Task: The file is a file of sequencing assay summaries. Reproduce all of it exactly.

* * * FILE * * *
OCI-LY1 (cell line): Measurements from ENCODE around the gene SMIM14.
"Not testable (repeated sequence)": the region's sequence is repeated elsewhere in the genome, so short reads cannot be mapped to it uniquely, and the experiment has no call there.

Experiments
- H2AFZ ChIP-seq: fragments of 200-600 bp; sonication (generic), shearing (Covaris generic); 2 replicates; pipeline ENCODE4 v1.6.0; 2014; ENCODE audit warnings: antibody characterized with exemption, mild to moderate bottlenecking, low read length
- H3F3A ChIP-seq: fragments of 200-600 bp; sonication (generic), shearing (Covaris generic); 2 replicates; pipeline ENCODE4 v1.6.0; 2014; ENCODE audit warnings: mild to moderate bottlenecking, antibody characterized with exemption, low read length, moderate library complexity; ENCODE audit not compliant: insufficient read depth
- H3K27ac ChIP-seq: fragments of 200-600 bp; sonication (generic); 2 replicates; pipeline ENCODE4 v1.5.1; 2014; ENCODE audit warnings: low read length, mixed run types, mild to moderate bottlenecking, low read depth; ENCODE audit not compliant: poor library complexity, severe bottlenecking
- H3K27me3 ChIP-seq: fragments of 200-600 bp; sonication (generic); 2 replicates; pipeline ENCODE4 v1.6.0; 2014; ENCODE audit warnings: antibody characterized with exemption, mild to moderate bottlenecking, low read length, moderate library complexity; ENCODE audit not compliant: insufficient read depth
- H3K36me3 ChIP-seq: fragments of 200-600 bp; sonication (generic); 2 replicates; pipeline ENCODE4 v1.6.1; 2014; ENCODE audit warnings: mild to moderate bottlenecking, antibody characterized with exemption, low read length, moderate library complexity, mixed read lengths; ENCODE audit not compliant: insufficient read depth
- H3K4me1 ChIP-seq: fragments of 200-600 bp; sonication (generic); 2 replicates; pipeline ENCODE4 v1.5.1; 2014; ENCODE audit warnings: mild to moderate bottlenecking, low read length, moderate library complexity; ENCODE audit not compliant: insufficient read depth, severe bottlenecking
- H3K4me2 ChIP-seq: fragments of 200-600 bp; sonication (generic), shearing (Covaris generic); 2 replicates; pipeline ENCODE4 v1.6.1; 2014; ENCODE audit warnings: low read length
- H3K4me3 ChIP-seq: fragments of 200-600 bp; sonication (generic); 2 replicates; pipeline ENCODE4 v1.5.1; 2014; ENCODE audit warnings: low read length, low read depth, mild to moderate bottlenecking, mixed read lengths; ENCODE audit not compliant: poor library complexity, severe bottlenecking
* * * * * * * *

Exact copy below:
OCI-LY1 (cell line): Measurements from ENCODE around the gene SMIM14.
"Not testable (repeated sequence)": the region's sequence is repeated elsewhere in the genome, so short reads cannot be mapped to it uniquely, and the experiment has no call there.

Experiments
- H2AFZ ChIP-seq: fragments of 200-600 bp; sonication (generic), shearing (Covaris generic); 2 replicates; pipeline ENCODE4 v1.6.0; 2014; ENCODE audit warnings: antibody characterized with exemption, mild to moderate bottlenecking, low read length
- H3F3A ChIP-seq: fragments of 200-600 bp; sonication (generic), shearing (Covaris generic); 2 replicates; pipeline ENCODE4 v1.6.0; 2014; ENCODE audit warnings: mild to moderate bottlenecking, antibody characterized with exemption, low read length, moderate library complexity; ENCODE audit not compliant: insufficient read depth
- H3K27ac ChIP-seq: fragments of 200-600 bp; sonication (generic); 2 replicates; pipeline ENCODE4 v1.5.1; 2014; ENCODE audit warnings: low read length, mixed run types, mild to moderate bottlenecking, low read depth; ENCODE audit not compliant: poor library complexity, severe bottlenecking
- H3K27me3 ChIP-seq: fragments of 200-600 bp; sonication (generic); 2 replicates; pipeline ENCODE4 v1.6.0; 2014; ENCODE audit warnings: antibody characterized with exemption, mild to moderate bottlenecking, low read length, moderate library complexity; ENCODE audit not compliant: insufficient read depth
- H3K36me3 ChIP-seq: fragments of 200-600 bp; sonication (generic); 2 replicates; pipeline ENCODE4 v1.6.1; 2014; ENCODE audit warnings: mild to moderate bottlenecking, antibody characterized with exemption, low read length, moderate library complexity, mixed read lengths; ENCODE audit not compliant: insufficient read depth
- H3K4me1 ChIP-seq: fragments of 200-600 bp; sonication (generic); 2 replicates; pipeline ENCODE4 v1.5.1; 2014; ENCODE audit warnings: mild to moderate bottlenecking, low read length, moderate library complexity; ENCODE audit not compliant: insufficient read depth, severe bottlenecking
- H3K4me2 ChIP-seq: fragments of 200-600 bp; sonication (generic), shearing (Covaris generic); 2 replicates; pipeline ENCODE4 v1.6.1; 2014; ENCODE audit warnings: low read length
- H3K4me3 ChIP-seq: fragments of 200-600 bp; sonication (generic); 2 replicates; pipeline ENCODE4 v1.5.1; 2014; ENCODE audit warnings: low read length, low read depth, mild to moderate bottlenecking, mixed read lengths; ENCODE audit not compliant: poor library complexity, severe bottlenecking